Four Steps to Creating the Ideal Freelance Schedule

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When I first contemplated the idea of freelancing, I envisioned relaxed mornings, lazy Starbucks dates with friends, and getting all my errands finished early in the day. I would have  time to bake homemade cookies, the house would finally be in perfect order, and I could pick my children up from school and enjoy a fun afternoon before the hubby came home.  That’s the beauty of being a freelance writer; I have the freedom to design what my day looks like.  If I don’t want to work before 10 A.M.?  Fine.  If I don’t want to work weekends?  That’s fine too.  If I want Fridays off for a little “me time”?  No problem.  Uh, wait.  There is a problem.  I don’t get paid by just turning on the computer!  I actually do have to do some work!  One of the biggest stumbling blocks when transitioning to freelancing is that you don’t have someone telling you to be in the office from 9 to 5.  The only person who is going to tell you when to work is you.  You don’t have to do a 9 to 5, but you do need to have a schedule.

 

Creating a Freelancing Schedule

 

List Your Tasks

Make a list of everything you need to accomplish for the week — and how long each task will take.  Make sure to list all your administrative tasks, as well as time needed to be spent on marketing, along with actual client work.  Also list your personal responsibilities, and how much time needs to be spent on each of them.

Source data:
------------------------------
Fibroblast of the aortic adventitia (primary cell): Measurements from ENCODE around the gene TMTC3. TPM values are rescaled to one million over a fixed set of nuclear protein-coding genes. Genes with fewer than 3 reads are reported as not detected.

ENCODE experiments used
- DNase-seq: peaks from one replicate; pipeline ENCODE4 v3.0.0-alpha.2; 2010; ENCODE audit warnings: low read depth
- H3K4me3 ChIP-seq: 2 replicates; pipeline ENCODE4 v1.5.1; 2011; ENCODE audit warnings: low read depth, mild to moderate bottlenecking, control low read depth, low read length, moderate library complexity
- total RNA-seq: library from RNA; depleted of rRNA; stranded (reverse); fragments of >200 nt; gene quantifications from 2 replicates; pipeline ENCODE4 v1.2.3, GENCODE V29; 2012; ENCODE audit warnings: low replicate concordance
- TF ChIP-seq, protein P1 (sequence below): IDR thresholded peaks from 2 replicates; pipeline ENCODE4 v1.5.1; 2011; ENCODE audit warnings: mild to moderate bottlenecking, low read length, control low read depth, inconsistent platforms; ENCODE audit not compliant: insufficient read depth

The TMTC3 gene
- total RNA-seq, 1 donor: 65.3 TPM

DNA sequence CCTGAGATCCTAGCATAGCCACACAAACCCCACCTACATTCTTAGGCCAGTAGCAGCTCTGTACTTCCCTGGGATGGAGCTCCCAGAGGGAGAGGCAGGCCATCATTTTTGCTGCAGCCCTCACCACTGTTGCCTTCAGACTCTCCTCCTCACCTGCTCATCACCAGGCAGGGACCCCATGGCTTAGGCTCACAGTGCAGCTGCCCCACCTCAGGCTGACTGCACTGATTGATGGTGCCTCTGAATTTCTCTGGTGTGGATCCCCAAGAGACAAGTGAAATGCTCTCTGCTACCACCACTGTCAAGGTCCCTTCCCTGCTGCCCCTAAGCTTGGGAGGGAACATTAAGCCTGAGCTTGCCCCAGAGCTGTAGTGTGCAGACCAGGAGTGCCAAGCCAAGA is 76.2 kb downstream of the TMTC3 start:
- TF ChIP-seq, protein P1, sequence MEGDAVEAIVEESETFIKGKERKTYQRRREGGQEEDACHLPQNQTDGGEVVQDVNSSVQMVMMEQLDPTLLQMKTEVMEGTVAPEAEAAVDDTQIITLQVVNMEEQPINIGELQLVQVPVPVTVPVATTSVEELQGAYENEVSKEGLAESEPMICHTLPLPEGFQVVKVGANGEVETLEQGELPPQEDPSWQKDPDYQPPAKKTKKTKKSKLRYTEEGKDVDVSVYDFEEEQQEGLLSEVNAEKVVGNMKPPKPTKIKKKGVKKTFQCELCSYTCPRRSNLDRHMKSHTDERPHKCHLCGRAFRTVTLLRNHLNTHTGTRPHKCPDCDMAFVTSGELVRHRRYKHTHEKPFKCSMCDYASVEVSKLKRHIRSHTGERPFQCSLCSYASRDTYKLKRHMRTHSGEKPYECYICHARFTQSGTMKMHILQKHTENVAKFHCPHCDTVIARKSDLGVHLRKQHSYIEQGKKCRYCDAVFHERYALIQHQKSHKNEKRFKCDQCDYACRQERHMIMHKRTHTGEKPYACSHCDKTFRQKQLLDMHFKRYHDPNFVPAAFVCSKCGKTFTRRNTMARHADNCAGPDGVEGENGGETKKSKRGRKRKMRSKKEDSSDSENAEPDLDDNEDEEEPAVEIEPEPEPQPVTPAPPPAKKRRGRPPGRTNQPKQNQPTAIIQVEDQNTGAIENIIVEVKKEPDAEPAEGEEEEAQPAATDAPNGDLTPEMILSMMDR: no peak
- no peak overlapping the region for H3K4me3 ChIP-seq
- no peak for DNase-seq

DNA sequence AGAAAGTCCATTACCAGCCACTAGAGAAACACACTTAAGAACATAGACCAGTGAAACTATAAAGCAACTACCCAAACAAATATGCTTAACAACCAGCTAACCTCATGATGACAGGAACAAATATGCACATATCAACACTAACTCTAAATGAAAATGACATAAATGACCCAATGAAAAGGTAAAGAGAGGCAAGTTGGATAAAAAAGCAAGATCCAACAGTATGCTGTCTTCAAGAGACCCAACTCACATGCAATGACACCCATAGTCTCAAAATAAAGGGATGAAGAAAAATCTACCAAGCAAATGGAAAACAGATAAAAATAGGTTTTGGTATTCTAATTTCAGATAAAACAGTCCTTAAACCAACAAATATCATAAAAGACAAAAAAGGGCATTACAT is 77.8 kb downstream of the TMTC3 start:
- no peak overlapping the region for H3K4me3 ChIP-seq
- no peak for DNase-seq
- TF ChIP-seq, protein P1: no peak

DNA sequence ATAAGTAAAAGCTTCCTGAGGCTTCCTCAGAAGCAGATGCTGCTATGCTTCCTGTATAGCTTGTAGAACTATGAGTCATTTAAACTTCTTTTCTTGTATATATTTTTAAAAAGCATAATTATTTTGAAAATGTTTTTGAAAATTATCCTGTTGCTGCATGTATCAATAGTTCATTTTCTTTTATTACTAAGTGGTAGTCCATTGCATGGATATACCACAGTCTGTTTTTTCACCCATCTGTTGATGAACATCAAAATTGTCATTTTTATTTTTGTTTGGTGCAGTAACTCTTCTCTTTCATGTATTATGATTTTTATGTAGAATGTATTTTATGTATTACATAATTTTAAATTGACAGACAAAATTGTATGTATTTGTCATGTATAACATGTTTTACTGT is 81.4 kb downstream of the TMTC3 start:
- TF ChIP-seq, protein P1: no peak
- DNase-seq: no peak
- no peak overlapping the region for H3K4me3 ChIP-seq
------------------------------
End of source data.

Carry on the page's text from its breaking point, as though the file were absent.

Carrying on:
Define Your Ideal Day

Do you want to wake early and get down to work?  Or do you prefer to sleep in, getting your work done later in the day.  How much family time do you want/need in your day?  How much personal time?   At what time of day do you feel the most productive?  The most creative?  When visualizing how you want your day to flow, be realistic.  There are only 24 hours in the day, and you must have time for work and play.

Plan Out Your Week

Keeping your ideal day in mind, fill in your tasks on a calendar app or paper planner with a start and end time, as if they were appointments.  Remember to schedule personal and family time as well.  Use colors to differentiate between the types of tasks to give yourself a quick view of how well you have balanced your time.

Re-visit Your Schedule

Take some time at the end of each day to evaluate how your schedule is working for you.  Are certain tasks taking longer that the allotted time?  Does anything need to be tweaked?  What adjustments can you make to get you closer to your ideal day, while still allowing time for what needs to be done?

 

Creating a freelance schedule — one that balances your “must-do’s”  with your “want-to’s” — allows you to manage your time more effectively.  Once your schedule becomes habit, the routine puts you on auto-pilot, allowing for more focus and less distraction.  Remember that the most important aspect of your schedule is that it works for you.  I’ve been freelancing for over five years, and I am still fine-tuning my routine to keep it relevant to my needs.

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